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FBI to Name North Korea as Culprit in Sony Hack Attack

The statement, which may expose a possible link to China, is expected to arrive on Friday before President Obama’s press conference at 1:30 p.m. ET

The United States government didn’t name North Korea as the culprit in the Sony hack attack on Thursday as CNN reported, but another source says federal authorities plan on doing so today.

TheWrap confirmed that the Federal Bureau of Investigation is expected to release a statement on the cyberattack before President Barack Obama’s press conference at 1:30 p.m. on Friday.

Reuters reports that a U.S. official, speaking on the condition of anonymity, claims a probe into the hack found there may be a Chinese link either through collaboration with Chinese actors, or by using Chinese servers to mask the hack.

A spokesperson for the country’s foreign ministry has already refuted the connection by saying, “The US should provide evidence to China.”

“We do not understand the full situation, but countries should work together to solve this problem,” foreign ministry spokesman Qin Gang said in a press conference on Friday. “If the US has more evidence concerning this incident, it should provide [that evidence] to China.”

The cyberattack on Sony Pictures Entertainment has steadily escalated since the hacker group, known as Guardians of Peace, first paralyzed operations a few days before Thanksgiving. On Tuesday, the group threatened 9/11-like violence against movie theaters exhibiting Seth Rogen-James Franco comedy “The Interview,” which depicts two bumbling journalists sent on a mission to assassinate North Korean dictator Kim Jong-un.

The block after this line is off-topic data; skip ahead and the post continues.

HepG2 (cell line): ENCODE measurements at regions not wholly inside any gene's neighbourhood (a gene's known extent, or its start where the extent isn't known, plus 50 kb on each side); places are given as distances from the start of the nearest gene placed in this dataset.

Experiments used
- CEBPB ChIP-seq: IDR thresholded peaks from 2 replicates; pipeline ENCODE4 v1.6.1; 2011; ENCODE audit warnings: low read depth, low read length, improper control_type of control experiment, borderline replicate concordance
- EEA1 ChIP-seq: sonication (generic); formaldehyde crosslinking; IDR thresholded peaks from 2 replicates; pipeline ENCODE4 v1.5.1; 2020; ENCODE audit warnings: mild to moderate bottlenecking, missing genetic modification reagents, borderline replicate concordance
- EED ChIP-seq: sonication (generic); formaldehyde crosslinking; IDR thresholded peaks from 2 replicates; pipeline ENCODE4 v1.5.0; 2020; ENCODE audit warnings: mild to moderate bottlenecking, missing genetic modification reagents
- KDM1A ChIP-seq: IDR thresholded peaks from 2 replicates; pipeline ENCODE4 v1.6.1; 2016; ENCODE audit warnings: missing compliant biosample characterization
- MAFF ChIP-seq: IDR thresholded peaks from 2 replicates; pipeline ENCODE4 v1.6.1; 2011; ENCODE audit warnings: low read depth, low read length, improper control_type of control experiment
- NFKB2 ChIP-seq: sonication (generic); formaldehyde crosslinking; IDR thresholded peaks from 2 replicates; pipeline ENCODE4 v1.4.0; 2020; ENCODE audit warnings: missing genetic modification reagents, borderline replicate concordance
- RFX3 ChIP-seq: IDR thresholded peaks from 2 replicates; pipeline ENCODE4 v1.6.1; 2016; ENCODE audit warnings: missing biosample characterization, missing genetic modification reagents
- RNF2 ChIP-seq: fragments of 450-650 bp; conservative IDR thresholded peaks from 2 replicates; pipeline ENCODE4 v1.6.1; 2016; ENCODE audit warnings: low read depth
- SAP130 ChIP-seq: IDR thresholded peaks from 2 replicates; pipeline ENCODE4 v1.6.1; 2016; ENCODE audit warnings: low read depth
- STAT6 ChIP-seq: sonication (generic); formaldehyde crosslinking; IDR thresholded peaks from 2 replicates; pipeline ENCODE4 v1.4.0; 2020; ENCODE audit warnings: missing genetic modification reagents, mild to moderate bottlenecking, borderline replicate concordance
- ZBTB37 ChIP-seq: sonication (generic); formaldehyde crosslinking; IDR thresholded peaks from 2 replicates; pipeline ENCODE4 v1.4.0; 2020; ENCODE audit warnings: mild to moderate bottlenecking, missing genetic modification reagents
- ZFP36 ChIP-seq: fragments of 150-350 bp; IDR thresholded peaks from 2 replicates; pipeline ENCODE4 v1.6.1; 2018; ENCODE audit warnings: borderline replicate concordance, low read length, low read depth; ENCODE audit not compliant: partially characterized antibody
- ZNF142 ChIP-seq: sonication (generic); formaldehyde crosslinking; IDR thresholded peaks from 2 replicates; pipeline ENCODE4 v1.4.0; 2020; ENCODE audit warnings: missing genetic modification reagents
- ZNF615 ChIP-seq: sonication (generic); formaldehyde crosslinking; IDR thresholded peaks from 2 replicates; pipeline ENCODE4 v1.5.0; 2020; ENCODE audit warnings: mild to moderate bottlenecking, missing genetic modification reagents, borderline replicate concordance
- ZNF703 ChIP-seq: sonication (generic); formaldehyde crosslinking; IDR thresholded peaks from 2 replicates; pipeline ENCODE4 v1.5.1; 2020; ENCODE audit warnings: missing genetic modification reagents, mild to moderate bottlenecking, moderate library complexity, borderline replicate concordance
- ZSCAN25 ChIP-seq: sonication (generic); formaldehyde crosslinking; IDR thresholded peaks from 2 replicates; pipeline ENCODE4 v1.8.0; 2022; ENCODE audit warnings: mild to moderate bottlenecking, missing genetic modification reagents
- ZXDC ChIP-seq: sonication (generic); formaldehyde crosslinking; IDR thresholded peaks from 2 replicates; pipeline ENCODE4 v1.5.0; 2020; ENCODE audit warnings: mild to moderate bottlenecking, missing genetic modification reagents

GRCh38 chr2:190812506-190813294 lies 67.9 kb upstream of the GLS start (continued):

As a result, major theater chains opted out of screening it, which inspired Sony to opt out of releasing it all together. The hackers aren’t satisfied, however, and issued a new demand to the studio on Friday.

“Now we want you never let the movie released, distributed or leaked in any form of, for instance, DVD or piracy,” an email read. “And we want everything related to the movie, including its trailers, as well as its full version down from any website hosting them immediately.”

Within the message was another threat to release “private and sensitive data,” which could extend the company’s publicity nightmare.